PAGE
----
It was a beauty of a mid-April Thursday at Elk Ranch Flats, but the day didn’t begin harmoniously for a cow elk and the driver of a Ford, each on the go. Nobody called in the collision, but the strike was obviously high-speed and violent.
Grand Teton National Park wildlife biologist John Stephenson solemnly surveyed the scene.
“Very pregnant,” he said, looking at the cow elk’s swollen udders.
Intact but with limbs broken, she had been knocked off her hooves and hurled down Highway 89, skidding across the asphalt on the way to her final resting place, tucked out of sight down a steep embankment. Parts of her tawny coat, rubbed bald from the road rash, told the story.
In the off-season the national park doesn’t have a designated roadkill picker-upper. So Stephenson and Carson Butler, another biologist, were making a plan for how to deal with the carcass.
Although it’s unclear if the Ford drove or was towed away, the steel-framed automobile fared only marginally better. Its telltale oval Ford Motor Company emblem, smashed free from the grill, sat on the shoulder alongside a side-view mirror and a confetti of plastic and metal. The trail of debris grabbed the attention of a ranger, who phoned Stephenson that morning about the suspected strike.
“Those rangers, they’re paying attention,” Stephenson said. “And here we are.”
Stephenson, who studies foxes, wolves and other mammals, talked about how they should handle the carcass with Butler, whose day job often revolves around the Teton Range’s bighorn sheep and mountain goats. If it were summer or fall, someone from the road crew might have swung by and winched the elk out of the ditch, hauling it to one of the park’s discreet carcass dump sites. But those carcass caches were still snowed in.
The biologists settled on an alternate approach: Drag the 300-plus-pound animal toward the Snake River so it could be left for scavengers to feed on as it decomposed out of eyeshot from the highway.
Butler brought along his personal ice fishing sled to make the haul easier. They strained to maneuver the animal — twice their size — into the plastic toboggan. Then they strapped her in with bungee cords and started easing her toward the snowy bottoms.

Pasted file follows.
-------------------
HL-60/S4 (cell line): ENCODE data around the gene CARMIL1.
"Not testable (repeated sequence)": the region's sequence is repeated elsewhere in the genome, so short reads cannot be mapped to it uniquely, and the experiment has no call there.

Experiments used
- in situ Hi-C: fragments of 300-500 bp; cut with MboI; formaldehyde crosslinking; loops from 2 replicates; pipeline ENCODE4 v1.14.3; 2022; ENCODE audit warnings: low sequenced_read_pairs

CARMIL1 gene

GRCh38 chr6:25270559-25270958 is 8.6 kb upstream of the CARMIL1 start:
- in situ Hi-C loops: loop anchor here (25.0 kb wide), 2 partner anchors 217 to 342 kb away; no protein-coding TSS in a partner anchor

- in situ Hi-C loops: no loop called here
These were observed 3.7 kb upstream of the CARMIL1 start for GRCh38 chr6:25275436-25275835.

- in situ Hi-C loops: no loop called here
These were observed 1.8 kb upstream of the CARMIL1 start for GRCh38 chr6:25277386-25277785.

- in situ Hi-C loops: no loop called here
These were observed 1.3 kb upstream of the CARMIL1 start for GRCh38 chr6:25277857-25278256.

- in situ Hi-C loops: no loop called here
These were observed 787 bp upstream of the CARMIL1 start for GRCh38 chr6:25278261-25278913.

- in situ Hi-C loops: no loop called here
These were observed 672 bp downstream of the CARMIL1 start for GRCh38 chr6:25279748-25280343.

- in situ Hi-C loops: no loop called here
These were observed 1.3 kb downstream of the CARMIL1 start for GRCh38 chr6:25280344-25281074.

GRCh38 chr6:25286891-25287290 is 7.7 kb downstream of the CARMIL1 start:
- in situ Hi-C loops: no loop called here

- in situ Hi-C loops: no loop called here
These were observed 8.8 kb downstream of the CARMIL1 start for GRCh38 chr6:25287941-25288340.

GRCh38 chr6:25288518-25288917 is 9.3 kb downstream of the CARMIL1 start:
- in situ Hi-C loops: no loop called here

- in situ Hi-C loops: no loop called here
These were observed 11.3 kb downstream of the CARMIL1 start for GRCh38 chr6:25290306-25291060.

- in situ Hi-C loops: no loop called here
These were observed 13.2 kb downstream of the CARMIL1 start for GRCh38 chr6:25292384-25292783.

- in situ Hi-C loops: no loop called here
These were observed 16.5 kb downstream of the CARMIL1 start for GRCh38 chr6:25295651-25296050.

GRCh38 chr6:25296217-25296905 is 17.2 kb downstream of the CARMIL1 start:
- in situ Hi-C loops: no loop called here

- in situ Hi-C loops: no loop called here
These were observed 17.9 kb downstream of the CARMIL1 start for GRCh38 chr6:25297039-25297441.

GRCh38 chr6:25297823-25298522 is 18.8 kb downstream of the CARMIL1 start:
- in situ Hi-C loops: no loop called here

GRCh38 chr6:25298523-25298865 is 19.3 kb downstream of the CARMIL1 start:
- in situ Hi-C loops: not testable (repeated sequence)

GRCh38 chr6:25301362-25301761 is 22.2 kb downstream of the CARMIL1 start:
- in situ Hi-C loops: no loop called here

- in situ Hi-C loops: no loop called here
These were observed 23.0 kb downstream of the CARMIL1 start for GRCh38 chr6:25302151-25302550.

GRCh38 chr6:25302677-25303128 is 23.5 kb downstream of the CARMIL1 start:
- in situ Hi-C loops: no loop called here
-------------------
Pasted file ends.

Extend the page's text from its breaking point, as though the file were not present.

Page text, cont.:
Sliding a full-grown elk over soft snow is enough work to put a human heart into overdrive, and Stephenson and Butler took several breaks to catch their breath. One pushed while the other pulled, with a helping hand from a journalist.
“We’ll just bring her over the bench, so if there’s something feeding on her it’s not visible from the highway, creating a traffic jam,” Butler said.
Stephenson announced the end of a break, pushing the cow forward with a “Hiya!” The park employees propelled her over snow and dirt and the occasional shrub.
“Sorry, sage,” Stephenson told a plant.
When they arrived at the slope that marked the historic bank of the Snake River, they let the dead elk go. She slid straight down, careening into willows growing in the river’s present-day floodplain.
Although the elk and her unborn calf were now out of sight from thousands of daily passersby, the park biologists weren’t done. Stephenson set off to walk a perimeter on the more-accessible, highway-side of the carcass. A GPS app on his phone traced his steps as he marked off an area that could be uploaded to the park’s website to create a legally enforceable closed zone, meant to keep the public away from the carcass and out of harm’s reach. Later, with biologist Sarah Dewey’s help, they’d return to sign the closed area.
Butler, meanwhile, fetched a pocket knife and latex glove, intent on extracting a lymph node to send into the lab to test for chronic wasting disease. Research has found that animals infected with the brain-wasting prion disease are more prone to being hit by vehicles. In fact, the first detection of CWD in Jackson Hole was in a road-killed mule deer, found in the park near Kelly in 2018.
There was a slim chance the cow elk could be another indication of the disease’s spread. Butler deftly sliced into her esophagus, cutting through hide, muscle, fat and other tissue. A short while later the node was out.
As the biologists readied to leave they discussed how it was inevitable that a large carnivore, like a grizzly or a wolf, would be there soon. Grizzly 610 was about a mile away, Butler said, and the wind was coming out of the south, blowing right toward the well-known bear. Grizzlies have an extraordinarily good sense of smell.
“There’s reason to think that she could be heading this way right now,” Butler said.